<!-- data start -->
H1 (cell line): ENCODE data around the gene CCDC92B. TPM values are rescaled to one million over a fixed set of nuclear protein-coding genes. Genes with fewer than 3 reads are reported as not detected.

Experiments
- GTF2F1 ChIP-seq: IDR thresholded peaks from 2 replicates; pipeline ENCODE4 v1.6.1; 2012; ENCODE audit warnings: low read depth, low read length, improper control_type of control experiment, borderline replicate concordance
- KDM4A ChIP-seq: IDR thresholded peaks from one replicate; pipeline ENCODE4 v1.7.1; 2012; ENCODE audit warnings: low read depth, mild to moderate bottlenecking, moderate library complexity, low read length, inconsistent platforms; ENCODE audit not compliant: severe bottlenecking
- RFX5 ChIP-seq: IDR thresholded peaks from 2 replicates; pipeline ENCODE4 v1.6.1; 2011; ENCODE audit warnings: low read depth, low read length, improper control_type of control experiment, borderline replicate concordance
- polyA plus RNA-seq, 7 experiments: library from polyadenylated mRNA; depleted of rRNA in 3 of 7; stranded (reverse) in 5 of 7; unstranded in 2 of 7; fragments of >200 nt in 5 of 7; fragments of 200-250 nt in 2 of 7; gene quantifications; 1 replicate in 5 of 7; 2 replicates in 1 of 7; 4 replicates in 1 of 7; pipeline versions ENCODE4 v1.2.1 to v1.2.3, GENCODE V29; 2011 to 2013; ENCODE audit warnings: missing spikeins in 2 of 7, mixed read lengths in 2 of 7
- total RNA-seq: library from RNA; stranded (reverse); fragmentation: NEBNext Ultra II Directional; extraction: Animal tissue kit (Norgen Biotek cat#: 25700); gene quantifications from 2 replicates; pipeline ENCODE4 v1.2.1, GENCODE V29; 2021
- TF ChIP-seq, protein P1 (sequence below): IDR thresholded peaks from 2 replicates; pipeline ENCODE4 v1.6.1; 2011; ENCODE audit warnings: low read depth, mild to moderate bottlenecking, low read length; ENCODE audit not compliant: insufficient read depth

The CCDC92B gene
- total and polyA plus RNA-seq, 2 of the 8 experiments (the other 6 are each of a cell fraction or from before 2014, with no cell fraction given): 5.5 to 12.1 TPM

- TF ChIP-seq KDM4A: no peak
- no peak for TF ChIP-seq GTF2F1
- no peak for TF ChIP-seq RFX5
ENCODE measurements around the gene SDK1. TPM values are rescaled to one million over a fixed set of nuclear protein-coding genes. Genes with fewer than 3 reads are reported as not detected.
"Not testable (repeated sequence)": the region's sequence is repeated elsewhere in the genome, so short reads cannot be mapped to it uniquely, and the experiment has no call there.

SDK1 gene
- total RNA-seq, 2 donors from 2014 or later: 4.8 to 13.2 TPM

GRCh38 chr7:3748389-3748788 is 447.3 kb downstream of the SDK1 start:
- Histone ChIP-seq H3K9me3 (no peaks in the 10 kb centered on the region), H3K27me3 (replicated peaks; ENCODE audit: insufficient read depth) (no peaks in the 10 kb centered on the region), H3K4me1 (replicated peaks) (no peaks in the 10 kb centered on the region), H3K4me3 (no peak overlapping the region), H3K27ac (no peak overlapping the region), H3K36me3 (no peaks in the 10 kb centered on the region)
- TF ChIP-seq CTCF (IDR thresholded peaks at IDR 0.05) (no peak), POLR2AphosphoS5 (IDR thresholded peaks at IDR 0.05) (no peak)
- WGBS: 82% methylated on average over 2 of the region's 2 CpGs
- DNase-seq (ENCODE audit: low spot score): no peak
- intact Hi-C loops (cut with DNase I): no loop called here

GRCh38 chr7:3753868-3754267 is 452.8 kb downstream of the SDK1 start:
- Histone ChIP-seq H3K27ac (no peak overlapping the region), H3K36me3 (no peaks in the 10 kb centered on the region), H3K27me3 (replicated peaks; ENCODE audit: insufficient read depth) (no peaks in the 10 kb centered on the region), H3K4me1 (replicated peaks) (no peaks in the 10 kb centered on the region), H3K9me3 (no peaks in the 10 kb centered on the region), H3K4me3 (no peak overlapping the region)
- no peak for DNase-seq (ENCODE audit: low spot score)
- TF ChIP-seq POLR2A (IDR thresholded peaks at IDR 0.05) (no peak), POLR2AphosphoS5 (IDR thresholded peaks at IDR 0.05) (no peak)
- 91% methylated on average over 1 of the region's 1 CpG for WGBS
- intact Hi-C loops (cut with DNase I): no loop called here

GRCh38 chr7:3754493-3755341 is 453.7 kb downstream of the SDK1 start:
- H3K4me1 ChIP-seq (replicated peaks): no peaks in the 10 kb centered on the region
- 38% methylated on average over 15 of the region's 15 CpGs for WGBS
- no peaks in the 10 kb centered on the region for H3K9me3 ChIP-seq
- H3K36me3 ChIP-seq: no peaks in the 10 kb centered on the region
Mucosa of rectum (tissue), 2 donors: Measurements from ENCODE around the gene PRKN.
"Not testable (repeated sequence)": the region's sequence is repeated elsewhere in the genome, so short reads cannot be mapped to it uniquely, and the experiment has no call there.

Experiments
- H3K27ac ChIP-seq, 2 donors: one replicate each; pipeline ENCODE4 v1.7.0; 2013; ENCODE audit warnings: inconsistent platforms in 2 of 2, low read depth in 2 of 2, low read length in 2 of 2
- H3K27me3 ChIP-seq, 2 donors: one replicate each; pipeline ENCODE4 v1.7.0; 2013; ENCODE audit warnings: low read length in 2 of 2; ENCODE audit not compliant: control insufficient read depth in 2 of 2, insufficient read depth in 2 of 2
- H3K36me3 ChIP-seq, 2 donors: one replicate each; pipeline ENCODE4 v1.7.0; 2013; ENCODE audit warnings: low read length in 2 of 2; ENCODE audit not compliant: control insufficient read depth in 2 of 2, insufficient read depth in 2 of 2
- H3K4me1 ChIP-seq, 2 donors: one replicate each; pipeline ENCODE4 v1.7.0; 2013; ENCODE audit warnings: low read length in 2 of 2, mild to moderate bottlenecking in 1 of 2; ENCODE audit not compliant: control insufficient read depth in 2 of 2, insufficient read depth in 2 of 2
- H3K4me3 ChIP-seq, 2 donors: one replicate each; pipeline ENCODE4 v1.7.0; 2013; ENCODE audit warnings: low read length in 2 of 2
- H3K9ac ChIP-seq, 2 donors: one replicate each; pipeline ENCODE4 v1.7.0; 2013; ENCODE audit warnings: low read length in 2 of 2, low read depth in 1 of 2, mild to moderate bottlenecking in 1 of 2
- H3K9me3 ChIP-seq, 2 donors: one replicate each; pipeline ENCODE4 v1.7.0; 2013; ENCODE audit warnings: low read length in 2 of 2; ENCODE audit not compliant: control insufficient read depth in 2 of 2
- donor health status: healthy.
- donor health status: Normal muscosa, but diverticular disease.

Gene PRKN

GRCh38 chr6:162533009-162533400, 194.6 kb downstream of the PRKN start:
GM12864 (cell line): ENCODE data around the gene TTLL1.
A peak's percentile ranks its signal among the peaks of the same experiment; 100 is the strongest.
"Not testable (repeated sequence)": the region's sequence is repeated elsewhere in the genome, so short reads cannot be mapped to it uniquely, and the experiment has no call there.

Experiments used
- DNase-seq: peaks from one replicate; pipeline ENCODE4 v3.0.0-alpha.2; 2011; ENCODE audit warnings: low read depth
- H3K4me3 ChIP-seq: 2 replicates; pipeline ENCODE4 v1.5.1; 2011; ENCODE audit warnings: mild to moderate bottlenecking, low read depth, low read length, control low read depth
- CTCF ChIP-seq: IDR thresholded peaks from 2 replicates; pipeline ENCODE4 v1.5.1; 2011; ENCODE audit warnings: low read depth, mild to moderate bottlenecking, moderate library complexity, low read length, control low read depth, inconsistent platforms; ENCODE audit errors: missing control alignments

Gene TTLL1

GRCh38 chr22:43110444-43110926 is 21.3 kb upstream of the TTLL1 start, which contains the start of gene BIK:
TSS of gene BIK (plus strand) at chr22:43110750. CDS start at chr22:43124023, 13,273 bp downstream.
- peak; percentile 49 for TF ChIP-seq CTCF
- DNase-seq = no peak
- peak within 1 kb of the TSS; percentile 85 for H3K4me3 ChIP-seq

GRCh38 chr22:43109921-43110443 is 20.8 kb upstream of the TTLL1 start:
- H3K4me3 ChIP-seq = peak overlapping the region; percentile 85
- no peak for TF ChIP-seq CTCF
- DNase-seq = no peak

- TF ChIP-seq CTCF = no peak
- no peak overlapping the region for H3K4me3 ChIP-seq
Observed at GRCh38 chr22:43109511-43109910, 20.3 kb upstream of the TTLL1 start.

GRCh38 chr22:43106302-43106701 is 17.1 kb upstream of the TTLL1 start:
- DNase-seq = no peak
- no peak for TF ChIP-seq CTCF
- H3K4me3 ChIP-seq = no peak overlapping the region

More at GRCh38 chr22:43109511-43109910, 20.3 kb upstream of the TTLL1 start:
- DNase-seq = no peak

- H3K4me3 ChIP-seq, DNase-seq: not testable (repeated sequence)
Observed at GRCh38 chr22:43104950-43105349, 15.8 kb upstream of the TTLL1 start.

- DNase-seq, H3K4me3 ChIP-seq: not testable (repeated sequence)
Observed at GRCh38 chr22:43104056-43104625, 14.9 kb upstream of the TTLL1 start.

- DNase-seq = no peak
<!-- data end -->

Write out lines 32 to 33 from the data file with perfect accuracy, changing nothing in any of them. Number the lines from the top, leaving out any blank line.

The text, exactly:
- 38% methylated on average over 15 of the region's 15 CpGs for WGBS
- no peaks in the 10 kb centered on the region for H3K9me3 ChIP-seq